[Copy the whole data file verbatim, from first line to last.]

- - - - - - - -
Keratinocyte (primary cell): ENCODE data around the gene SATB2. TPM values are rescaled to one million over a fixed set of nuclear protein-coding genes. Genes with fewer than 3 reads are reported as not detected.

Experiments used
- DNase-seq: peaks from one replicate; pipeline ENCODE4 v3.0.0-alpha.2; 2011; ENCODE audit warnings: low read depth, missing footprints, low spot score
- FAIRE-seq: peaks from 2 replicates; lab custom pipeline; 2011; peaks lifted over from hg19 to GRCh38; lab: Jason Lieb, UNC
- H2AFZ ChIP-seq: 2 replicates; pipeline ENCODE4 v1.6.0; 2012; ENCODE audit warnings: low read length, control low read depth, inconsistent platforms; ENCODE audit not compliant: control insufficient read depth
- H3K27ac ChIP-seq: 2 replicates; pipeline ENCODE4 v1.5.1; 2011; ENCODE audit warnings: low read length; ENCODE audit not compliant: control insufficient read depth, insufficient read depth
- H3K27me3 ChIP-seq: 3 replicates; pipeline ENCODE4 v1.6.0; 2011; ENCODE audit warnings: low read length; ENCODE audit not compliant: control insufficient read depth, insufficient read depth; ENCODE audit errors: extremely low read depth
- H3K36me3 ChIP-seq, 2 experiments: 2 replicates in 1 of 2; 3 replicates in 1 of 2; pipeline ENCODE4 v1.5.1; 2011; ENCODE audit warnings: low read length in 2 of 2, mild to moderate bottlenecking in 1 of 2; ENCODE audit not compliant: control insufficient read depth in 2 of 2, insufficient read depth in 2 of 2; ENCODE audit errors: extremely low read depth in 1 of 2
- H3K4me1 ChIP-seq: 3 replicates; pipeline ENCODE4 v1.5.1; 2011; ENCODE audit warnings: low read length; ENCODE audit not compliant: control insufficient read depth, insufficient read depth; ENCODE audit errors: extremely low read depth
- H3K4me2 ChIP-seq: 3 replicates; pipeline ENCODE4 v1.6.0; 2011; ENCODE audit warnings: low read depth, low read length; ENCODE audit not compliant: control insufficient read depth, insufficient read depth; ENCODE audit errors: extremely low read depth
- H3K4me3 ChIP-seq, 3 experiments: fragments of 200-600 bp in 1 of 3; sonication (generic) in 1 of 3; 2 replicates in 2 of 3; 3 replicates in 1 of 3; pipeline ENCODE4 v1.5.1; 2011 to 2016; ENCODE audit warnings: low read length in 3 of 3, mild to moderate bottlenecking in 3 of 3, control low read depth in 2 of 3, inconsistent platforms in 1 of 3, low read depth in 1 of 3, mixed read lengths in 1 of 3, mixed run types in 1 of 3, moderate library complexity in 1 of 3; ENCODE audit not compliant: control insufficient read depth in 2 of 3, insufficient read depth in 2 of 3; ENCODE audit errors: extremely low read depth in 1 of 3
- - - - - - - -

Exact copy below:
Keratinocyte (primary cell): ENCODE data around the gene SATB2. TPM values are rescaled to one million over a fixed set of nuclear protein-coding genes. Genes with fewer than 3 reads are reported as not detected.

Experiments used
- DNase-seq: peaks from one replicate; pipeline ENCODE4 v3.0.0-alpha.2; 2011; ENCODE audit warnings: low read depth, missing footprints, low spot score
- FAIRE-seq: peaks from 2 replicates; lab custom pipeline; 2011; peaks lifted over from hg19 to GRCh38; lab: Jason Lieb, UNC
- H2AFZ ChIP-seq: 2 replicates; pipeline ENCODE4 v1.6.0; 2012; ENCODE audit warnings: low read length, control low read depth, inconsistent platforms; ENCODE audit not compliant: control insufficient read depth
- H3K27ac ChIP-seq: 2 replicates; pipeline ENCODE4 v1.5.1; 2011; ENCODE audit warnings: low read length; ENCODE audit not compliant: control insufficient read depth, insufficient read depth
- H3K27me3 ChIP-seq: 3 replicates; pipeline ENCODE4 v1.6.0; 2011; ENCODE audit warnings: low read length; ENCODE audit not compliant: control insufficient read depth, insufficient read depth; ENCODE audit errors: extremely low read depth
- H3K36me3 ChIP-seq, 2 experiments: 2 replicates in 1 of 2; 3 replicates in 1 of 2; pipeline ENCODE4 v1.5.1; 2011; ENCODE audit warnings: low read length in 2 of 2, mild to moderate bottlenecking in 1 of 2; ENCODE audit not compliant: control insufficient read depth in 2 of 2, insufficient read depth in 2 of 2; ENCODE audit errors: extremely low read depth in 1 of 2
- H3K4me1 ChIP-seq: 3 replicates; pipeline ENCODE4 v1.5.1; 2011; ENCODE audit warnings: low read length; ENCODE audit not compliant: control insufficient read depth, insufficient read depth; ENCODE audit errors: extremely low read depth
- H3K4me2 ChIP-seq: 3 replicates; pipeline ENCODE4 v1.6.0; 2011; ENCODE audit warnings: low read depth, low read length; ENCODE audit not compliant: control insufficient read depth, insufficient read depth; ENCODE audit errors: extremely low read depth
- H3K4me3 ChIP-seq, 3 experiments: fragments of 200-600 bp in 1 of 3; sonication (generic) in 1 of 3; 2 replicates in 2 of 3; 3 replicates in 1 of 3; pipeline ENCODE4 v1.5.1; 2011 to 2016; ENCODE audit warnings: low read length in 3 of 3, mild to moderate bottlenecking in 3 of 3, control low read depth in 2 of 3, inconsistent platforms in 1 of 3, low read depth in 1 of 3, mixed read lengths in 1 of 3, mixed run types in 1 of 3, moderate library complexity in 1 of 3; ENCODE audit not compliant: control insufficient read depth in 2 of 3, insufficient read depth in 2 of 3; ENCODE audit errors: extremely low read depth in 1 of 3